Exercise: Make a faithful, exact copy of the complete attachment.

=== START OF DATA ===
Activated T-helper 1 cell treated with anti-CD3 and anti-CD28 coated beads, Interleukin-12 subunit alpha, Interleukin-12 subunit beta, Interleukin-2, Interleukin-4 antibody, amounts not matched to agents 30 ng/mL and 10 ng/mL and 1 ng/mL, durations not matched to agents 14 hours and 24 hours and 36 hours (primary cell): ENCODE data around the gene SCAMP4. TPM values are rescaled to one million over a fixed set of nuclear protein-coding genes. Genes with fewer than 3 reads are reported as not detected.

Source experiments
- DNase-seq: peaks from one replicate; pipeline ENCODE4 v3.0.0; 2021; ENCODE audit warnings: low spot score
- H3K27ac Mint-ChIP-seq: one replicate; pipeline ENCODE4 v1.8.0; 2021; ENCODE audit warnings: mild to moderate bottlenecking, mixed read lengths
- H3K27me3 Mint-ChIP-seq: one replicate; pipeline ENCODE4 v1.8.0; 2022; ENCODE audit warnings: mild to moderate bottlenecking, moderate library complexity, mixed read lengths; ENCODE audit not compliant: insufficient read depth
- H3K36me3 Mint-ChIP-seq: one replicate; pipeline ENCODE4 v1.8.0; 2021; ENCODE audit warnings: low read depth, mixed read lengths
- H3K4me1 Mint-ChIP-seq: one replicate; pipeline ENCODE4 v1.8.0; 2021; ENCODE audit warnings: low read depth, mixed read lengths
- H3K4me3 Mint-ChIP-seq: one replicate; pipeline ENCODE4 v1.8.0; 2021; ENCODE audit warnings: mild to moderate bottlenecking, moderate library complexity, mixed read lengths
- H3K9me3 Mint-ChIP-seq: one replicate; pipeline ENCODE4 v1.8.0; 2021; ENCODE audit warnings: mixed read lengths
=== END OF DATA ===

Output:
Activated T-helper 1 cell treated with anti-CD3 and anti-CD28 coated beads, Interleukin-12 subunit alpha, Interleukin-12 subunit beta, Interleukin-2, Interleukin-4 antibody, amounts not matched to agents 30 ng/mL and 10 ng/mL and 1 ng/mL, durations not matched to agents 14 hours and 24 hours and 36 hours (primary cell): ENCODE data around the gene SCAMP4. TPM values are rescaled to one million over a fixed set of nuclear protein-coding genes. Genes with fewer than 3 reads are reported as not detected.

Source experiments
- DNase-seq: peaks from one replicate; pipeline ENCODE4 v3.0.0; 2021; ENCODE audit warnings: low spot score
- H3K27ac Mint-ChIP-seq: one replicate; pipeline ENCODE4 v1.8.0; 2021; ENCODE audit warnings: mild to moderate bottlenecking, mixed read lengths
- H3K27me3 Mint-ChIP-seq: one replicate; pipeline ENCODE4 v1.8.0; 2022; ENCODE audit warnings: mild to moderate bottlenecking, moderate library complexity, mixed read lengths; ENCODE audit not compliant: insufficient read depth
- H3K36me3 Mint-ChIP-seq: one replicate; pipeline ENCODE4 v1.8.0; 2021; ENCODE audit warnings: low read depth, mixed read lengths
- H3K4me1 Mint-ChIP-seq: one replicate; pipeline ENCODE4 v1.8.0; 2021; ENCODE audit warnings: low read depth, mixed read lengths
- H3K4me3 Mint-ChIP-seq: one replicate; pipeline ENCODE4 v1.8.0; 2021; ENCODE audit warnings: mild to moderate bottlenecking, moderate library complexity, mixed read lengths
- H3K9me3 Mint-ChIP-seq: one replicate; pipeline ENCODE4 v1.8.0; 2021; ENCODE audit warnings: mixed read lengths